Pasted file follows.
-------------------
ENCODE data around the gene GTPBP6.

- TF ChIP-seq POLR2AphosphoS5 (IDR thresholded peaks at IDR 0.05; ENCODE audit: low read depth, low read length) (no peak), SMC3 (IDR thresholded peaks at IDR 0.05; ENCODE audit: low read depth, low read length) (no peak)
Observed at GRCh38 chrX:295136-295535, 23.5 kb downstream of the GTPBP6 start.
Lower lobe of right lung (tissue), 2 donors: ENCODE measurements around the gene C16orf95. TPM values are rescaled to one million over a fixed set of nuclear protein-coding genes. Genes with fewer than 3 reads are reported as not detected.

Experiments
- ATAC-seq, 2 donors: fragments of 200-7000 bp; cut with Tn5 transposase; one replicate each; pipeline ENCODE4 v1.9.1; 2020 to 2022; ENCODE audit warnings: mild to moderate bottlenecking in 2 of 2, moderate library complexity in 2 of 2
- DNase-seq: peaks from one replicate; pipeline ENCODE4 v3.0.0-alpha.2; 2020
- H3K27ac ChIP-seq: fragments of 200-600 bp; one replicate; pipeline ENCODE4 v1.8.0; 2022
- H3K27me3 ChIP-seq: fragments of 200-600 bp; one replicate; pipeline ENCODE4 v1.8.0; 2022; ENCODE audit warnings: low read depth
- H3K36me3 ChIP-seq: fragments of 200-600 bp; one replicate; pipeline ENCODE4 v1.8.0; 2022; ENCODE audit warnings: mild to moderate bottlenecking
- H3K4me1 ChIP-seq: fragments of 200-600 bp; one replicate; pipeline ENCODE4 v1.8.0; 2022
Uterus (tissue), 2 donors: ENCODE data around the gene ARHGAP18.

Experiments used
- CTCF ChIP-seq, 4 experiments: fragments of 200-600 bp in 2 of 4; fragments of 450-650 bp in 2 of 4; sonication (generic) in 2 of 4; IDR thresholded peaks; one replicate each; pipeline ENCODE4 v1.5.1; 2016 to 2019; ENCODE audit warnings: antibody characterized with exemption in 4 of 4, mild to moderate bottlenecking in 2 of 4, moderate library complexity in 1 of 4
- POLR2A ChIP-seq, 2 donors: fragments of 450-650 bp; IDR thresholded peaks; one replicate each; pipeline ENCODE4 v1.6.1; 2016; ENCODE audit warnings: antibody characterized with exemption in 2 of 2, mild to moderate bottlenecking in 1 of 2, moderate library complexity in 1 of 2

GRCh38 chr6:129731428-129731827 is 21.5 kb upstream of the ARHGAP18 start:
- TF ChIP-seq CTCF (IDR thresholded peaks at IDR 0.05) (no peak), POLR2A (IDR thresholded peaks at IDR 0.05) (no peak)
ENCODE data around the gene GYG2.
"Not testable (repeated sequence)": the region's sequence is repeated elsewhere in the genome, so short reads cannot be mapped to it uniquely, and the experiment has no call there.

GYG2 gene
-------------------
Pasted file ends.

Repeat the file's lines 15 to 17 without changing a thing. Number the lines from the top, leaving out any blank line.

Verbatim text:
- POLR2A ChIP-seq, 2 donors: fragments of 450-650 bp; IDR thresholded peaks; one replicate each; pipeline ENCODE4 v1.6.1; 2016; ENCODE audit warnings: antibody characterized with exemption in 2 of 2, mild to moderate bottlenecking in 1 of 2, moderate library complexity in 1 of 2

GRCh38 chr6:129731428-129731827 is 21.5 kb upstream of the ARHGAP18 start:
- TF ChIP-seq CTCF (IDR thresholded peaks at IDR 0.05) (no peak), POLR2A (IDR thresholded peaks at IDR 0.05) (no peak)